Zimbabwe promised billions if polls are credible
Zprovincial capital of Manicaland -Mutare.
Some of the financial commitments for economic revival had come from countries such as Britain, Canada and the United States (US) whose relations with Zimbabwe have been strained over the past two decades
following human rights violations by the regime of now-deposed President Robert Mugabe. China, an ally to Zimbabwe during hostilities with the West, also assured the Southern African country of funds if polls were credible.
Last week, ex-colonial master Britain committed $100 million (about R1,2 billion) to ease Zimbabwe’s cash shortages.
Early this year, it had committed another $400 million (about R4,8 billion) for economic revival.
A Canadian investor signed a $5,2 billion (about R60 billion) coal-to-fuels deal that is expected to take off in June.
Mnangagwa reiterated elections would be free and fair, in line with Zimbabwe re-engaging the international community to rebuild the economy since he took over in November last year following a military coup.
His government, he said, would not tolerate violence.
“So, when that day of voting comes, we should vote wisely to safeguard our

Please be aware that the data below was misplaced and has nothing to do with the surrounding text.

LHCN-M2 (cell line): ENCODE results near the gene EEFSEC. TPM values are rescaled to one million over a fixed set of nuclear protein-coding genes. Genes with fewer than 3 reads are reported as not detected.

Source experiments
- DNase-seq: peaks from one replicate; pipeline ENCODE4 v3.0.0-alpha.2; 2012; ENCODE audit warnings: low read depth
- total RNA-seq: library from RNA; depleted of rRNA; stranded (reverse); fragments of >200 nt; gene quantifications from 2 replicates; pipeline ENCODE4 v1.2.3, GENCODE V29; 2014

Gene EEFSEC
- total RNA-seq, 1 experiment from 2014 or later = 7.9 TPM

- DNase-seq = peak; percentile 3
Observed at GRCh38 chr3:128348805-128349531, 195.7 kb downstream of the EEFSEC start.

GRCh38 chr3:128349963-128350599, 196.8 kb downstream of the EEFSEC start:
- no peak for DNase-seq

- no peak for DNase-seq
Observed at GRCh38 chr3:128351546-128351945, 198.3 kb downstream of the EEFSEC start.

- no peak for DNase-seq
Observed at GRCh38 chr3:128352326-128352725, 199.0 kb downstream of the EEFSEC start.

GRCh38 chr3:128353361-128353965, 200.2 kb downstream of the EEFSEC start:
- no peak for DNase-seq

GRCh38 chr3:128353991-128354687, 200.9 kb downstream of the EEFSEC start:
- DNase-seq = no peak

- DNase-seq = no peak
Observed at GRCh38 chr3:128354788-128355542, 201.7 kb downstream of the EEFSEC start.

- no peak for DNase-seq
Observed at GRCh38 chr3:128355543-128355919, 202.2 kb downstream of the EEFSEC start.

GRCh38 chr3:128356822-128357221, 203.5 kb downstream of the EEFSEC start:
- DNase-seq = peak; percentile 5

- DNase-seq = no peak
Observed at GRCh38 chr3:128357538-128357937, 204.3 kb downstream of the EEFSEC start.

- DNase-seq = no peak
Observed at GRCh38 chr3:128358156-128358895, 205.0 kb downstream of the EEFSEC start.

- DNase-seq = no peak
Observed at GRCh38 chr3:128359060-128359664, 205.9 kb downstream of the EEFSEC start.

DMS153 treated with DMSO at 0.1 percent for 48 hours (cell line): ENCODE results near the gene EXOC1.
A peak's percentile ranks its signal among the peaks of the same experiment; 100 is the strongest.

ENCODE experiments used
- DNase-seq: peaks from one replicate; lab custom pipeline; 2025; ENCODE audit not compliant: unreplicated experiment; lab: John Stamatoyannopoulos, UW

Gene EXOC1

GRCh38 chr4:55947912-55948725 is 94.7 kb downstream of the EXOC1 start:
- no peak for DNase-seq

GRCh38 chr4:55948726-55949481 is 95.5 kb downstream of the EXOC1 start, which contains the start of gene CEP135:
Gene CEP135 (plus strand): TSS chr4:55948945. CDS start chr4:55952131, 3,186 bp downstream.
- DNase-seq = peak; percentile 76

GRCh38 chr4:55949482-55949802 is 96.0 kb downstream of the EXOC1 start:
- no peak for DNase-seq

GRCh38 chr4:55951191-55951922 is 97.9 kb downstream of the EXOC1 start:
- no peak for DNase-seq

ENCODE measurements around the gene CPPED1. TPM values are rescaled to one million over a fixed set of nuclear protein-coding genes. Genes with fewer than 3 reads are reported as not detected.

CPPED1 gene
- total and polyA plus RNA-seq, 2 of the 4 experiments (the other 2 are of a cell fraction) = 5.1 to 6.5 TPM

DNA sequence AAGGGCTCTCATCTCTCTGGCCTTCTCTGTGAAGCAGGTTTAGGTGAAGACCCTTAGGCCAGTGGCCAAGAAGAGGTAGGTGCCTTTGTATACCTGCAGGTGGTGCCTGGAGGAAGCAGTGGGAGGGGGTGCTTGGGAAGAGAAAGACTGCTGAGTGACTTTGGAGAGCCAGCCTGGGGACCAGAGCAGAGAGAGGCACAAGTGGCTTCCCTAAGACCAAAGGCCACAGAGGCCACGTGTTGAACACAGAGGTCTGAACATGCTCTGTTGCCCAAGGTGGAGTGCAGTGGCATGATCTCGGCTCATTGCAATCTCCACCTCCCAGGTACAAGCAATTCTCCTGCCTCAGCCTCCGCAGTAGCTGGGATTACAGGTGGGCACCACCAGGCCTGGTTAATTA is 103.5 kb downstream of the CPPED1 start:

inheritance, economic revival and vote to ensure the new dispensation completes its mandate of luring foreign direct investment into the country,” Mnangagwa said in Mutare. He pledged to announce poll dates for August in the next two weeks.
The opposition Movement for Democratic Change (MDCAlliance) started campaigning in April with Nelson Chamisa being its presidential candidate. Other notable opposition parties include Joice Mujuru’s People’s Rainbow Coalition (PRC) and Dumiso Dabengwa’s ZAPU. DANAI MWARUMBA IN MUTARE, ZIMBABWE IMBABWE has received assurances of $15 billion
(about R180 billion) if the country embarks on credible, free and fair elections in the upcoming months.
President Emmerson Mnangagwa disclosed the figures this past weekend as
the ruling Zimbabwe African Union-Patriotic Front (ZANU-PF) kicked off its election campaign in the eastern - CAJ News
ZIMBABWE has received assurances of $15 billion (about R180 billion) if the country embarks on credible, free and fai elections